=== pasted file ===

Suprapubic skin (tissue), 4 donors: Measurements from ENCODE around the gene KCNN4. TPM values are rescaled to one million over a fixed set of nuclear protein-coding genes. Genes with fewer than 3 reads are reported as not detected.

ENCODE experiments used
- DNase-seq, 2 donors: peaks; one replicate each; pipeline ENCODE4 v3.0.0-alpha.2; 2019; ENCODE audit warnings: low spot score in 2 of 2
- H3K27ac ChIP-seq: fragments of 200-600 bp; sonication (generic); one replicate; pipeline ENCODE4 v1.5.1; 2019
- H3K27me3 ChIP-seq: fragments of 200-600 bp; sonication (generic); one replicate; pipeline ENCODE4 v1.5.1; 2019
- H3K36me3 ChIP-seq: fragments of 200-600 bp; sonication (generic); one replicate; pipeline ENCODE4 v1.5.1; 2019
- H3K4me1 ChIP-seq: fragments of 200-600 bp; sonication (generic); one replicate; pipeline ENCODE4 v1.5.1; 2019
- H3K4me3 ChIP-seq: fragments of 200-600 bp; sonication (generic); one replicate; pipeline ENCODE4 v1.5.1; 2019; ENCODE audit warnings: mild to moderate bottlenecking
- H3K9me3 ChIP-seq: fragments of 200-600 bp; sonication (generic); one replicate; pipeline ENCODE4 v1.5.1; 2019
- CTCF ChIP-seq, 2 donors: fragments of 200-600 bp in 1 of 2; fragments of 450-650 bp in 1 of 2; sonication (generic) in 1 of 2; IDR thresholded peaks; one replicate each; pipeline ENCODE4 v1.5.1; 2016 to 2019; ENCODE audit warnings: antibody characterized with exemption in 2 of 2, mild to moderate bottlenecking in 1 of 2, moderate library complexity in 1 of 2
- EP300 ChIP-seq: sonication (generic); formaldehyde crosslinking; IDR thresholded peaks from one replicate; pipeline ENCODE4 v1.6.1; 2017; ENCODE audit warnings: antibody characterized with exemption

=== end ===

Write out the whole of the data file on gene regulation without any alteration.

Suprapubic skin (tissue), 4 donors: Measurements from ENCODE around the gene KCNN4. TPM values are rescaled to one million over a fixed set of nuclear protein-coding genes. Genes with fewer than 3 reads are reported as not detected.

ENCODE experiments used
- DNase-seq, 2 donors: peaks; one replicate each; pipeline ENCODE4 v3.0.0-alpha.2; 2019; ENCODE audit warnings: low spot score in 2 of 2
- H3K27ac ChIP-seq: fragments of 200-600 bp; sonication (generic); one replicate; pipeline ENCODE4 v1.5.1; 2019
- H3K27me3 ChIP-seq: fragments of 200-600 bp; sonication (generic); one replicate; pipeline ENCODE4 v1.5.1; 2019
- H3K36me3 ChIP-seq: fragments of 200-600 bp; sonication (generic); one replicate; pipeline ENCODE4 v1.5.1; 2019
- H3K4me1 ChIP-seq: fragments of 200-600 bp; sonication (generic); one replicate; pipeline ENCODE4 v1.5.1; 2019
- H3K4me3 ChIP-seq: fragments of 200-600 bp; sonication (generic); one replicate; pipeline ENCODE4 v1.5.1; 2019; ENCODE audit warnings: mild to moderate bottlenecking
- H3K9me3 ChIP-seq: fragments of 200-600 bp; sonication (generic); one replicate; pipeline ENCODE4 v1.5.1; 2019
- CTCF ChIP-seq, 2 donors: fragments of 200-600 bp in 1 of 2; fragments of 450-650 bp in 1 of 2; sonication (generic) in 1 of 2; IDR thresholded peaks; one replicate each; pipeline ENCODE4 v1.5.1; 2016 to 2019; ENCODE audit warnings: antibody characterized with exemption in 2 of 2, mild to moderate bottlenecking in 1 of 2, moderate library complexity in 1 of 2
- EP300 ChIP-seq: sonication (generic); formaldehyde crosslinking; IDR thresholded peaks from one replicate; pipeline ENCODE4 v1.6.1; 2017; ENCODE audit warnings: antibody characterized with exemption